The Roosting Box: Rebuilding the Body After the First World War by Kristen den Hartog

A trickle that began in 1915
turned to a flood of soldiers returning to Canada needing care for their often-devastating injuries:
missing limbs, ravaged lungs, faces and minds destroyed. Many of them ended up at Toronto’s
newly opened Christie Street hospital, also known as the Dominion Orthopedic Hospital (DOH).

Connection at Newcombe by Kayt Burgess

Post-World War I, the small town of Newcombe, Ontario, is in danger of dying. Remote and with fewer than 200 inhabitants, its future is spelled out: slow, drawn-out, painful death as a community. A chance meeting between Francis Barrett, an employee of the Canadian National Railway (CNR), and Cal Bannatyne, a major on his way home from the front, leads to an opportunity: getting a railway station to Newcombe, linking it to the rest of Canada, and perhaps keeping it from dying.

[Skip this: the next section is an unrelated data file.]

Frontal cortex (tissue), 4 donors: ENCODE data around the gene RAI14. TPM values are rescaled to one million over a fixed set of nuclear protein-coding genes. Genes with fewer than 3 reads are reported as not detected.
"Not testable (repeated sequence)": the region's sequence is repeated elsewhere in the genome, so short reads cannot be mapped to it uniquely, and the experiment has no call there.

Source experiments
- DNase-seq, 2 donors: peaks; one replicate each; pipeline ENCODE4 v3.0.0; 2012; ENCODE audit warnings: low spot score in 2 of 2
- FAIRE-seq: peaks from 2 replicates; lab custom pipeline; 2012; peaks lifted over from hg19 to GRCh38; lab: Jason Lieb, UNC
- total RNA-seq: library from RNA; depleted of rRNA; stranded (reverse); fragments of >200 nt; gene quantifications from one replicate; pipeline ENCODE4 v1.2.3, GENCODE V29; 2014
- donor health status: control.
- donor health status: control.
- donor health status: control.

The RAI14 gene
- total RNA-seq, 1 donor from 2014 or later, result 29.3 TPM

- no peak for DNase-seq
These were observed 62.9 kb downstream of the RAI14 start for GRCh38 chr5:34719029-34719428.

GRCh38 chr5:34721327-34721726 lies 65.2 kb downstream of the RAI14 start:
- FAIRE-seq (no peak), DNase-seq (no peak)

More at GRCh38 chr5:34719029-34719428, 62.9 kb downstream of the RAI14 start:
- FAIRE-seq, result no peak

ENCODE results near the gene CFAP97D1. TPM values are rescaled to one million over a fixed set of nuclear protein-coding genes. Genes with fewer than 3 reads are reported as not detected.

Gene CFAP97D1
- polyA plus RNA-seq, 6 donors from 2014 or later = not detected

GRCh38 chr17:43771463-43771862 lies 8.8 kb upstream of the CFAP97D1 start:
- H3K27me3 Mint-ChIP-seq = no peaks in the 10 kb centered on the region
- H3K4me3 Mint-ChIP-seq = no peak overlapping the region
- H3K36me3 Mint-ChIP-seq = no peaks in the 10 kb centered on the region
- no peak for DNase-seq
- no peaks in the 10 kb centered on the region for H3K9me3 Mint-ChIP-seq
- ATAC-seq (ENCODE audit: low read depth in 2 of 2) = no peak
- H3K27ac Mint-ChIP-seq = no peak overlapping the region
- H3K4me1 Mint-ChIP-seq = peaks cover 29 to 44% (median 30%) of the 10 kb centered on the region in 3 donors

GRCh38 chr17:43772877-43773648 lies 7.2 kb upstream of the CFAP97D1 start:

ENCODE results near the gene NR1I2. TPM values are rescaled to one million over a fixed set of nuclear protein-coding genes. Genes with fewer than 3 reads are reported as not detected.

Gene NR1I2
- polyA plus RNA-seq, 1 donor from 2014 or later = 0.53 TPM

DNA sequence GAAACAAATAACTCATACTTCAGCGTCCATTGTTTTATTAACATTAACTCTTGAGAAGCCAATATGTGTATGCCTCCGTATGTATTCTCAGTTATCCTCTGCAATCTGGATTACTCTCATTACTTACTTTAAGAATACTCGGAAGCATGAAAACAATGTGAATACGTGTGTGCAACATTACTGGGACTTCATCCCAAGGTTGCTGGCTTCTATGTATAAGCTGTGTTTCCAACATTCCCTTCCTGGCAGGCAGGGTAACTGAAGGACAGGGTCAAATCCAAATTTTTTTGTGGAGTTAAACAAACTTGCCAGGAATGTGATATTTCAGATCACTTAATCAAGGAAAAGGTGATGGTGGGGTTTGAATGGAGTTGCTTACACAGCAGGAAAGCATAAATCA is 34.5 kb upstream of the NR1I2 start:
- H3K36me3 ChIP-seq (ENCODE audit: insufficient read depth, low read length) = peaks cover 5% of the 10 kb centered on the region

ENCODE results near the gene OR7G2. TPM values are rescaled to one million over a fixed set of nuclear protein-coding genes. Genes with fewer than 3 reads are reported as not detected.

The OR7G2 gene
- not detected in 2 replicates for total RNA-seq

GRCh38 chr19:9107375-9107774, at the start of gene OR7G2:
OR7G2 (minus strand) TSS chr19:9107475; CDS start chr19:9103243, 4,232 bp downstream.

The Spoon Stealer by Lesley Crewe

Reading a novel by Lesley Cynthia Crewe is like covering yourself in an old quilt. You know you can settle in and get cozy, wrap yourself in the words and let the characters and their memories keep you company as you read. Emmeline is indeed a spoon stealer. She is also a tour de force. …

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